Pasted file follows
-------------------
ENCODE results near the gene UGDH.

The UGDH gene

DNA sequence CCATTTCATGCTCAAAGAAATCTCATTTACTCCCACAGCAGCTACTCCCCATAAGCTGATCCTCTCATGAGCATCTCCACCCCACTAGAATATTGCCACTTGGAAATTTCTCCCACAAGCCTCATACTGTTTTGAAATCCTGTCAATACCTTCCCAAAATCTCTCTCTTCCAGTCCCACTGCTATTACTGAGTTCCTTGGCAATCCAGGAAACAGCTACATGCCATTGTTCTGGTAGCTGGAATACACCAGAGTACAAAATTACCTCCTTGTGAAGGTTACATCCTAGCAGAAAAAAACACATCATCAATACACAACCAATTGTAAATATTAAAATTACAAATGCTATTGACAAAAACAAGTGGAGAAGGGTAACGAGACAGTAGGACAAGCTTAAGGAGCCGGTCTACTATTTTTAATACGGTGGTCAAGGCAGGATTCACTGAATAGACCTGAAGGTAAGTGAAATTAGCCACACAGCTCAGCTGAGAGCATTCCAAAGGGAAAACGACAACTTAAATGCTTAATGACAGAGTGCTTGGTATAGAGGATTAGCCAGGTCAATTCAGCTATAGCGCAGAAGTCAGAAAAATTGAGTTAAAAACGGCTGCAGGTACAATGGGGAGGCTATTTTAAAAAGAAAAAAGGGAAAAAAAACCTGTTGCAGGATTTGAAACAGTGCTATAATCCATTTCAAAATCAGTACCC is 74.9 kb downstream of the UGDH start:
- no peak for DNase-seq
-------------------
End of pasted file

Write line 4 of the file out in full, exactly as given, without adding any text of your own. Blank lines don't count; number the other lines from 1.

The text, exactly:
- no peak for DNase-seq